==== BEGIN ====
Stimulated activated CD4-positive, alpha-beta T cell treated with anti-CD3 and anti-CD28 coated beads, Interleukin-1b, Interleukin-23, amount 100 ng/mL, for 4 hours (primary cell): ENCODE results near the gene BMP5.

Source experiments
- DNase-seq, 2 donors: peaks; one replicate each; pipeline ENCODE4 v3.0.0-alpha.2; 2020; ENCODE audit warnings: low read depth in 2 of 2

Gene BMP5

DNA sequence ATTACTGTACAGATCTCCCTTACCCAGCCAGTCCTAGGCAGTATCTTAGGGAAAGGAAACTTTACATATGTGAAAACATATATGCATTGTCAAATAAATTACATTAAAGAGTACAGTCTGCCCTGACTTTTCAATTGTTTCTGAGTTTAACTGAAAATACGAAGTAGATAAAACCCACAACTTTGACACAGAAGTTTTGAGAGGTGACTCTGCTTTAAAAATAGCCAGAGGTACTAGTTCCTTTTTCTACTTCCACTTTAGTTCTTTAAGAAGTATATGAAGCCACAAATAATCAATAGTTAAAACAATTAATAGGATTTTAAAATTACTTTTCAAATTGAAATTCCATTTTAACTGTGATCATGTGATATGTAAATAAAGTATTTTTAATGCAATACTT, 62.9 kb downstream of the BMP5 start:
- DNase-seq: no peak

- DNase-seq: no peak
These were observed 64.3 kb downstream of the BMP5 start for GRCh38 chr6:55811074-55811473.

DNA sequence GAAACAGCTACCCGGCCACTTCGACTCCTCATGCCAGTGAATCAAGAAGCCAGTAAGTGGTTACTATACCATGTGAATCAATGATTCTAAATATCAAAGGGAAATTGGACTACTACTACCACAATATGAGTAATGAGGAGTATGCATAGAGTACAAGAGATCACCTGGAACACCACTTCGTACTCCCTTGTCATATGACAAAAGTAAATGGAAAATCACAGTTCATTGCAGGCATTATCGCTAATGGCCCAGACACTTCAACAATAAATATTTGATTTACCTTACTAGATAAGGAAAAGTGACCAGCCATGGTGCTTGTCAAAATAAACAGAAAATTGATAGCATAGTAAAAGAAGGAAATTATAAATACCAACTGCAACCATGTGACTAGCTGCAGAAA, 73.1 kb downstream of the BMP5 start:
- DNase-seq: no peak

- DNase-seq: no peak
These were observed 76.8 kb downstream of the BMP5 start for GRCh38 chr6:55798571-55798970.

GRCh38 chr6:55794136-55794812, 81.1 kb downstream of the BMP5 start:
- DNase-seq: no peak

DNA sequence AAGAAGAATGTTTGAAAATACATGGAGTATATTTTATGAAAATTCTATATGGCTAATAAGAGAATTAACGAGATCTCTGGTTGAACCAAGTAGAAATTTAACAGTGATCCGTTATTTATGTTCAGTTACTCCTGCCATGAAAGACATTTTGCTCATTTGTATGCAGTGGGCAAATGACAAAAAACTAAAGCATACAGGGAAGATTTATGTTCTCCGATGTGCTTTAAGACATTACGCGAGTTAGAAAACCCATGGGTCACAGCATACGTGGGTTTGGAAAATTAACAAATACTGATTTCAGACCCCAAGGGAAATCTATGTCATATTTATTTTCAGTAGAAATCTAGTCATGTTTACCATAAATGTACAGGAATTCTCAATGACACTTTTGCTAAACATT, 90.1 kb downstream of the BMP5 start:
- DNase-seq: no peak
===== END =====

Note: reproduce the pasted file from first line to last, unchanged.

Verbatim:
Stimulated activated CD4-positive, alpha-beta T cell treated with anti-CD3 and anti-CD28 coated beads, Interleukin-1b, Interleukin-23, amount 100 ng/mL, for 4 hours (primary cell): ENCODE results near the gene BMP5.

Source experiments
- DNase-seq, 2 donors: peaks; one replicate each; pipeline ENCODE4 v3.0.0-alpha.2; 2020; ENCODE audit warnings: low read depth in 2 of 2

Gene BMP5

DNA sequence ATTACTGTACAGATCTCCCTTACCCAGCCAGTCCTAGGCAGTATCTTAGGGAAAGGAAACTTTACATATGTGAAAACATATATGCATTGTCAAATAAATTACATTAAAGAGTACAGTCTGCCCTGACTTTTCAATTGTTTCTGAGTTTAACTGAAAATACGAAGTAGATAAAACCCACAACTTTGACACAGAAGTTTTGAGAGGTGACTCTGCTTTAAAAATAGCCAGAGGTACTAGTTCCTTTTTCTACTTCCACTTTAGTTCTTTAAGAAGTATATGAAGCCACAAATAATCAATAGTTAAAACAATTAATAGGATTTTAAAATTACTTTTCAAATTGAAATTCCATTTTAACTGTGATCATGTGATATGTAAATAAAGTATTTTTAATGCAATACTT, 62.9 kb downstream of the BMP5 start:
- DNase-seq: no peak

- DNase-seq: no peak
These were observed 64.3 kb downstream of the BMP5 start for GRCh38 chr6:55811074-55811473.

DNA sequence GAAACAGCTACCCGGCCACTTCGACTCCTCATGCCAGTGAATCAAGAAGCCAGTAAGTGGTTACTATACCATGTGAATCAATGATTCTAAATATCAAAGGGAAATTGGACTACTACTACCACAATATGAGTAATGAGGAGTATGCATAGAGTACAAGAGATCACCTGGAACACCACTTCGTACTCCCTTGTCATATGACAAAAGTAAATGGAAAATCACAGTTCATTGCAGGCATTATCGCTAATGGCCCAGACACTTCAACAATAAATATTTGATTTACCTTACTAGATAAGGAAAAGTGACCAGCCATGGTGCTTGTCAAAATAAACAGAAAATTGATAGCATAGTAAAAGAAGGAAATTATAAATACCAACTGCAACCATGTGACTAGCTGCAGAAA, 73.1 kb downstream of the BMP5 start:
- DNase-seq: no peak

- DNase-seq: no peak
These were observed 76.8 kb downstream of the BMP5 start for GRCh38 chr6:55798571-55798970.

GRCh38 chr6:55794136-55794812, 81.1 kb downstream of the BMP5 start:
- DNase-seq: no peak

DNA sequence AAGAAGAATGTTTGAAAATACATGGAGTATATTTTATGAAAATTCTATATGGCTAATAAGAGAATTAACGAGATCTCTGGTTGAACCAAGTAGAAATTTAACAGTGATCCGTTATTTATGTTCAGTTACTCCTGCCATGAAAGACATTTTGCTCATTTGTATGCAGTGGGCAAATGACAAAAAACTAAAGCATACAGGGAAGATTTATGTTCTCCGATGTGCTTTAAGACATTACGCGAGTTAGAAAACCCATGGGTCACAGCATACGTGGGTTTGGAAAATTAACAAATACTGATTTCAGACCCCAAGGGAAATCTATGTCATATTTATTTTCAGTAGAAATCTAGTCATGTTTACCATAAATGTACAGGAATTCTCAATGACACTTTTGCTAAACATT, 90.1 kb downstream of the BMP5 start:
- DNase-seq: no peak